Under the Revised Penal Code, when more than one person participated in the commission of the crime, the law looks into their participation because in punishing offenders, the Revised Penal Code classifies them as: 1) principal; (2)accomplice; or (3)accessory.
This classification is true only under the Revised Penal Code and is not used under special laws, because the penalties under the latter are never graduated. Do not use the term principal when the crime committed is a violation of special law. Only use the term “offender.” Also only classify offenders when more than one took part in the commission of the crime to determine the proper penalty to be imposed. So, if only one person committed a crime, do not use principal. Use the “offenders,” “culprits,” or the “accused.”
When a problem is encountered where there are several participants in the crime, the first thing to find out is if there is a conspiracy. If there is, as a general rule, the criminal liability of all will be the same, because the act of one is the act of all.
However, if the participation of one is so insignificant, such that even without his cooperation, the crime would be committed just as well, then notwithstanding the existence of a conspiracy, such offender will be regarded only as an accomplice. The reason for this ruling is that the law favors a milder form of criminal liability if the act of the participant does not demonstrate a clear perversity.
As to the liability of the participants in a felony, the Code takes into consideration whether the felony committed is grave, less grave, or light.
When the felony is grave, or less grave, all participants are criminally liable.
But where the felony is only light only the principal and the accomplice are liable. The accessory is not.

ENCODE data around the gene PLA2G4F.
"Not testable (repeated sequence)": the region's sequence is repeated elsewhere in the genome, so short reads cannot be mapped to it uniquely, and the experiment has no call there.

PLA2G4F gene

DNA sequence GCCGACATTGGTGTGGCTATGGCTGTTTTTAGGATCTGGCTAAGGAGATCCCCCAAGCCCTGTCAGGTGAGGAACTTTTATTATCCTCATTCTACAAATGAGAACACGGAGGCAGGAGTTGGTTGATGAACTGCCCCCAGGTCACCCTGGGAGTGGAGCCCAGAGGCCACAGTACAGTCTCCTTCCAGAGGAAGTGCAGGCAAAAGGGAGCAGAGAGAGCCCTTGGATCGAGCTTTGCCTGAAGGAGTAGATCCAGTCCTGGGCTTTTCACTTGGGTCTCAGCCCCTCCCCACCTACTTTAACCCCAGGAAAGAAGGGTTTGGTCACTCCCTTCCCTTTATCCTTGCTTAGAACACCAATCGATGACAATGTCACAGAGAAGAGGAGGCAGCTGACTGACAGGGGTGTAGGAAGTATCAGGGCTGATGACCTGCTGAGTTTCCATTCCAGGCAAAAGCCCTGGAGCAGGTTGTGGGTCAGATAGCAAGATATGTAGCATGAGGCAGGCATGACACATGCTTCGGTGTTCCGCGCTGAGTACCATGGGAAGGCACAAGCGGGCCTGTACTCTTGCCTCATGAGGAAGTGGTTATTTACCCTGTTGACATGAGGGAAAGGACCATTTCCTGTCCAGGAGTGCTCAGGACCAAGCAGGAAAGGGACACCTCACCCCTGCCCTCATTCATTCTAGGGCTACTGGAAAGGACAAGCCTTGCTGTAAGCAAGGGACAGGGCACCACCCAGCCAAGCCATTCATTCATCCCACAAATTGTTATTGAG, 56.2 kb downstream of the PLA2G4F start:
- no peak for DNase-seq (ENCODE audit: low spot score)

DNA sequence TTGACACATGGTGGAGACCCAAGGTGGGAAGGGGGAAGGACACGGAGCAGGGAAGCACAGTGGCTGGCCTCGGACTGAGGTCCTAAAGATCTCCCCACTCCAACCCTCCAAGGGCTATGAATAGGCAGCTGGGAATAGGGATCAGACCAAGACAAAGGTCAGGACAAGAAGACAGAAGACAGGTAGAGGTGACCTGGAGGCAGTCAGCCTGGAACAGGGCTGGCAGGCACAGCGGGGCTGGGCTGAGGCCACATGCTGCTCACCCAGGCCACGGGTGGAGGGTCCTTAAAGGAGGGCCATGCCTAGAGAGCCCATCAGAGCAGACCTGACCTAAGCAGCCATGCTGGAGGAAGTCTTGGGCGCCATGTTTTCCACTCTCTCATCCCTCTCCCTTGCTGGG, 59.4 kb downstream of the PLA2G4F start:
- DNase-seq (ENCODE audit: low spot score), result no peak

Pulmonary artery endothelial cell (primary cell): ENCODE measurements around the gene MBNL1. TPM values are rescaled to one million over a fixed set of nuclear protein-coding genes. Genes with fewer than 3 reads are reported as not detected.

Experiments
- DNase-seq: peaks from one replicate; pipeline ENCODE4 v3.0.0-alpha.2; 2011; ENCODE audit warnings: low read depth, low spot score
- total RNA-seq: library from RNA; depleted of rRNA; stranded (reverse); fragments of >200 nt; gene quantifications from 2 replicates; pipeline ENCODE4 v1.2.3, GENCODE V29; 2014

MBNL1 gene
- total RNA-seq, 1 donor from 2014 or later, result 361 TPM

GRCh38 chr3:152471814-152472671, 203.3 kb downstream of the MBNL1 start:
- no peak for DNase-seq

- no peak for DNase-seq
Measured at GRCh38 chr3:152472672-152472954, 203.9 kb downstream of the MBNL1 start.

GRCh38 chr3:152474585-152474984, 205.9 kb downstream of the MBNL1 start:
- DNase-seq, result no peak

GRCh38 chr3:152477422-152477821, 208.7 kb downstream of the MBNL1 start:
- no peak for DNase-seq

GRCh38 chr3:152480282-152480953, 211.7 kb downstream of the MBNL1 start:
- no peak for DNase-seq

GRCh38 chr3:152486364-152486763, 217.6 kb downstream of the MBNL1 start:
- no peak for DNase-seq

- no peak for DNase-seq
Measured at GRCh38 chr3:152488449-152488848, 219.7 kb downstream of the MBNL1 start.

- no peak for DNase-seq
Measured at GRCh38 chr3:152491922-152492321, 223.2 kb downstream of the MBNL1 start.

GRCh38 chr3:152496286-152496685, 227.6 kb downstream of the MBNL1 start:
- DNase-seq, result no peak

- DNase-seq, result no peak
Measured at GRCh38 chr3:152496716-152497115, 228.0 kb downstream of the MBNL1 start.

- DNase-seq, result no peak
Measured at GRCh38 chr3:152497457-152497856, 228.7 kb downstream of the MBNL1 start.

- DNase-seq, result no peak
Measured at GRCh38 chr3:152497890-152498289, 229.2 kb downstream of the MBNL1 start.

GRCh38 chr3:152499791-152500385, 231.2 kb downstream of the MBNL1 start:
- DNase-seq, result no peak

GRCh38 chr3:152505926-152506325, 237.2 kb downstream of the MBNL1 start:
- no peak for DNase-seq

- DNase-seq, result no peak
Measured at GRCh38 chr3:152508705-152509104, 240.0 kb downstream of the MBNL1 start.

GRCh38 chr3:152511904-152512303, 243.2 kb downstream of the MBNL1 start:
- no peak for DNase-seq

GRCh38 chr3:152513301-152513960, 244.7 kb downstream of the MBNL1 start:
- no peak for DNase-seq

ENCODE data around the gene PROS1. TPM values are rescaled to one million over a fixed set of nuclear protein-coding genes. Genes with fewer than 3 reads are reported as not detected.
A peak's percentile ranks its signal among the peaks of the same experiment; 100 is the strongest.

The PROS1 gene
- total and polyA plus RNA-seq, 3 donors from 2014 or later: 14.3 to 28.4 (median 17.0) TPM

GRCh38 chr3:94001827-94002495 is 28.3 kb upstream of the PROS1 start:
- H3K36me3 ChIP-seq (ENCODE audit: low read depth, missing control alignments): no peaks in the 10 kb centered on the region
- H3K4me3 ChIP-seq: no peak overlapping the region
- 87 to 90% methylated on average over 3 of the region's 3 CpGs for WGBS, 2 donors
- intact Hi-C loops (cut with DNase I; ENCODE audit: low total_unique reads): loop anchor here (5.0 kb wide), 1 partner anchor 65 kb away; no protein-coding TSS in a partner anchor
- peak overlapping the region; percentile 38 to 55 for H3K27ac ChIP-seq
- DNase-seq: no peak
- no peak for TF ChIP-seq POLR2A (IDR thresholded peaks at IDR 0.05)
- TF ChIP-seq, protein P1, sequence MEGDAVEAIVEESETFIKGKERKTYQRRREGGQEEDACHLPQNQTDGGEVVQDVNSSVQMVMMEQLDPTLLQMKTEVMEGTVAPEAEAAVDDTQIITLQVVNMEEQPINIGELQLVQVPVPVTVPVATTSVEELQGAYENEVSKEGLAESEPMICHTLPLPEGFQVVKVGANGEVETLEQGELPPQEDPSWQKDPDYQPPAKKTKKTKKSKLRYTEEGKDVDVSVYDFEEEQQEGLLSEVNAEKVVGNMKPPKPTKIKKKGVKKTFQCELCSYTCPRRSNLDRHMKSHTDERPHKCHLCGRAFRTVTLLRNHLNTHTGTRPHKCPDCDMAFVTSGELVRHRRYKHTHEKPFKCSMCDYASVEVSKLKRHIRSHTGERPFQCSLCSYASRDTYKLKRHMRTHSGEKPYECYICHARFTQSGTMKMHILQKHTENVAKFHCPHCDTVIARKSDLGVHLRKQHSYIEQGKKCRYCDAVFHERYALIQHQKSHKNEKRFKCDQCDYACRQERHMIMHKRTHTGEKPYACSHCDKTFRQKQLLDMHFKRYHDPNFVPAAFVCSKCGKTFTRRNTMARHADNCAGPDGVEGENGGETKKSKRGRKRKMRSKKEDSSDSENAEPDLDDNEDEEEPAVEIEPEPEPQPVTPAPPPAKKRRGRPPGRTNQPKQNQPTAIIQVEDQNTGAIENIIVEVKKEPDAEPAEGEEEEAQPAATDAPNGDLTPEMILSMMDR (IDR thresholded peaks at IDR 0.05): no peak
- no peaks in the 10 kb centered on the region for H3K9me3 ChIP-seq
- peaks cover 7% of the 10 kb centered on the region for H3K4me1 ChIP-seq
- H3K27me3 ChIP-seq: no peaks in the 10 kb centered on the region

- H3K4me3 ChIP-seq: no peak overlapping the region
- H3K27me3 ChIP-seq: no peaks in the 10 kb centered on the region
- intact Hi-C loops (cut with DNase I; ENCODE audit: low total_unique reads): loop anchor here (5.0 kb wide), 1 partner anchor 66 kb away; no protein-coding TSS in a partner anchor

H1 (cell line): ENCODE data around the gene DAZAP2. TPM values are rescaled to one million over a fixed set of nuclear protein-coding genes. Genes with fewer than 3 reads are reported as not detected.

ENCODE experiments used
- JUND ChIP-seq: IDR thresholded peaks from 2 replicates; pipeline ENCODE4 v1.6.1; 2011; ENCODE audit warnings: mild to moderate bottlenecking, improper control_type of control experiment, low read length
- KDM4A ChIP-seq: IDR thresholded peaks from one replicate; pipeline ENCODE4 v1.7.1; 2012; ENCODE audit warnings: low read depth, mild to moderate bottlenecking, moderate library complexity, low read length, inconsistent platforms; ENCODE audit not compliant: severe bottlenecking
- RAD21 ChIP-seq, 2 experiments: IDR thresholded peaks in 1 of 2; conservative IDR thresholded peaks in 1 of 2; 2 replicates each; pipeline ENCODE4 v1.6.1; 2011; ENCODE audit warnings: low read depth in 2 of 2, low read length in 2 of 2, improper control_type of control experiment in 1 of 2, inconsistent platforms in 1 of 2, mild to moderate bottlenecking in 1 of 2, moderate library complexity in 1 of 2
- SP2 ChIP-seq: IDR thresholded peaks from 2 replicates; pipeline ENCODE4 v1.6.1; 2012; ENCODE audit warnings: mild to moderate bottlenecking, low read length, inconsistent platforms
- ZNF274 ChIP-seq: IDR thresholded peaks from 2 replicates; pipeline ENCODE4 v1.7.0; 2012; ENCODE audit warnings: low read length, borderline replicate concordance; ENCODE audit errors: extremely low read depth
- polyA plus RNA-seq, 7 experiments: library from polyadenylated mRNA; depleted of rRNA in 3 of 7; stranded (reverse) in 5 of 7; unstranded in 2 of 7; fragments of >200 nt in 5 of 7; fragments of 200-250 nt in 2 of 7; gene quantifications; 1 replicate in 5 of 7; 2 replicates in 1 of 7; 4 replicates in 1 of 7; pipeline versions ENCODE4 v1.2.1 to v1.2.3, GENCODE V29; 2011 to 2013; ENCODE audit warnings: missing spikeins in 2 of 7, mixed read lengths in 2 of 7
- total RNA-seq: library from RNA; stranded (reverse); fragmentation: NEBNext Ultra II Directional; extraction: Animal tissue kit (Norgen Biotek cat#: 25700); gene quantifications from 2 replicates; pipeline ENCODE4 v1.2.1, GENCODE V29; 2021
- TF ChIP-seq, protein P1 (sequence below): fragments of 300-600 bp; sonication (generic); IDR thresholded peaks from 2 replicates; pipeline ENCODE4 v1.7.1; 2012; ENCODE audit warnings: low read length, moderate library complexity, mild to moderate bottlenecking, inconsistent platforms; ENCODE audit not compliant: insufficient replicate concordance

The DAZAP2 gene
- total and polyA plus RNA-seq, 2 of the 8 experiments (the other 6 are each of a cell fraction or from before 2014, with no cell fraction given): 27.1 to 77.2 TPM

But even the principal and the accomplice will not be liable if the felony committed is only light and the same is not consummated unless such felony is against persons or property. If they are not and the same is not consummated, even the principal and the accomplice are not liable.
Therefore it is only when the light felony is against person or property that criminal liability attaches to the principal or accomplice, even though the felony is only attempted or frustrated, but accessories are not liable for liable for light felonies.
Principal by indispensable cooperation distinguished from an accomplice
It is not just a matter of cooperation, it is more than if the crime could hardly be committed. It is not that the crime would not be committed because if that is what you would imply it becomes an ingredient of the crime and that is not what the law contemplates.
In the case of rape, where three men were accused, one was on top of the woman, one held the hands, one held the legs, the Supreme Court ruled that all participants are principals. Those who held the legs and arms are principals by indispensable cooperation.
The accused are father and son. The father told his son that the only way to convince the victim to marry him is to resort to rape. So when they saw the opportunity the young man grabbed the woman, threw her on the ground and placed himself on top of her while the father held both legs of the woman and spread them. The Supreme Court ruled that the father is liable only as an accomplice.
The point is not just on participation but on the importance of participation in committing the crime.
In the first situation, the facts indicate that if the fellow who held the legs of the victim and spread them did not do so, the offender on top could hardly penetrate because the woman was strong enough to move or resist. In the second situation, the son was much bigger than the woman so considering the strength of the son and the victim, penetration is possible even without the assistance of the father. The son was a robust farm boy and the victim undernourished. The act of...